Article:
DUBLIN: The leader of Northern Ireland's highly influential Democratic Unionist Party on Tuesday warned British Prime Minister Theresa May against any Brexit compromise with Brussels that could increase checks on trade between the province and the rest of Britain.
The DUP are key allies for May, providing her Conservative government with a slim parliamentary majority after the Tories lost their overall majority in the 2017 general election.
"We cannot have either a customs border down the Irish Sea or a regulatory border, because that would make us separate from the rest of the United Kingdom", DUP chief Arlene Foster said in an interview with Bloomberg.
"That doesn't work from a constitutional perspective and that doesn't work from an economic perspective either."
The European Union has proposed that Northern Ireland be allowed to remain in Europe's single market for goods in order to keep the border with the Republic of Ireland open.
London has countered that this would breach the integrity of the United Kingdom.
Earlier on Tuesday, May said on BBC radio that a new proposal would soon be put to the EU, which would preserve trade between Northern Ireland and mainland Britain whilst also satisfying the requirement for some form of checks.
"We believe that there is a way that this can be done which does preserve our integrity -- that's the proposal that we're working the details on," May said in an interview, adding that the plan would be revealed "in due course".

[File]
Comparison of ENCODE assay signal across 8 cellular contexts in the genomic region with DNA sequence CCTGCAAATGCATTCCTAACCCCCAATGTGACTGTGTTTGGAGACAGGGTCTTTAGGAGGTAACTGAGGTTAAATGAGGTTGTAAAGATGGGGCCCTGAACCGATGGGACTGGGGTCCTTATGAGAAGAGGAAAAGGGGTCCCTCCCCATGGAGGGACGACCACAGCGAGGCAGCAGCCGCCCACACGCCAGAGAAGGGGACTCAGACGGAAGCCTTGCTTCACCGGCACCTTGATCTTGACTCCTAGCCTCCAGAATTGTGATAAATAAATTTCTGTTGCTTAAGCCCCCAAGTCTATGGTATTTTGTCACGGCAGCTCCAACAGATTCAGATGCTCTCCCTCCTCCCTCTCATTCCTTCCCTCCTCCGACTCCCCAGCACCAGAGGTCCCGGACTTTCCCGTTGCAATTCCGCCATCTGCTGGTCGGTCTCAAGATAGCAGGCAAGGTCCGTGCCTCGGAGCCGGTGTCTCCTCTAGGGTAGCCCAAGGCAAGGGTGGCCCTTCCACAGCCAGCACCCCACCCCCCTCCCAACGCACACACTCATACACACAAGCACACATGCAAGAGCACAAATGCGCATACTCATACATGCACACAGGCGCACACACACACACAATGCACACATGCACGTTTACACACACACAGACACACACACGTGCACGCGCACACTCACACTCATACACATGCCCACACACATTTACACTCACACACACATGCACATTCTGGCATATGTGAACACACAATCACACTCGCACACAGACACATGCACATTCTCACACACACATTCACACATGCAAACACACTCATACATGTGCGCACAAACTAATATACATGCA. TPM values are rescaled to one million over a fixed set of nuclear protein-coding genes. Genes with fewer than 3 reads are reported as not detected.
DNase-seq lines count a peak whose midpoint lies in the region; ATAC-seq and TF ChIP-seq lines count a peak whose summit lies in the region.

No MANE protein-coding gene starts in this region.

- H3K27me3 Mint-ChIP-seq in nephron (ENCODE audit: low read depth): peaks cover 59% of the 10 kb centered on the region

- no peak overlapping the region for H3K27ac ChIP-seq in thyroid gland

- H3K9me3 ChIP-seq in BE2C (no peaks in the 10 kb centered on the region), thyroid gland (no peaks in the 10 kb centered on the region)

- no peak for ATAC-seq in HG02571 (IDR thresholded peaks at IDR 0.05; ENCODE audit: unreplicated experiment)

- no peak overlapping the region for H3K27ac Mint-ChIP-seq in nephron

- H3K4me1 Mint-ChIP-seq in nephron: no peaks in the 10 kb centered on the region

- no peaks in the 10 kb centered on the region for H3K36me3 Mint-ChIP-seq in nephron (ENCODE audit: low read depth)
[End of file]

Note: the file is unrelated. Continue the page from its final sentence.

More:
After a bruising summit in Salzburg, during which her Brexit proposal was roundly rejected by EU leaders, there have been reports that May's latest plan offers a compromise by allowing for some form of regulatory checks in the Irish Sea in exchange for avoiding a customs border.
A hard border in Ireland is forbidden under the 1998 Good Friday Agreement, which brokered peace in the region after decades of border clashes between nationalists, unionists and British troops.
However in a separate interview published Tuesday, Foster claimed the terms of the accord -- also known as The Belfast Agreement -- could be altered to shape Northern Ireland's relationship with the EU.
"It has been deeply frustrating to hear people who voted 'Remain' (in the EU) and in Europe talk about Northern Ireland as though we can't touch the Belfast Agreement. Things evolve, even in the EU context," she said in an interview with The Daily Telegraph.
"There has been a lot of misinterpretation, holding it up as a sacrosanct piece of legislation."
Mary Lou McDonald, leader of the all-Ireland nationalist party Sinn Fein, said the comments "reveal a reckless disregard for the peace process, prosperity and progress".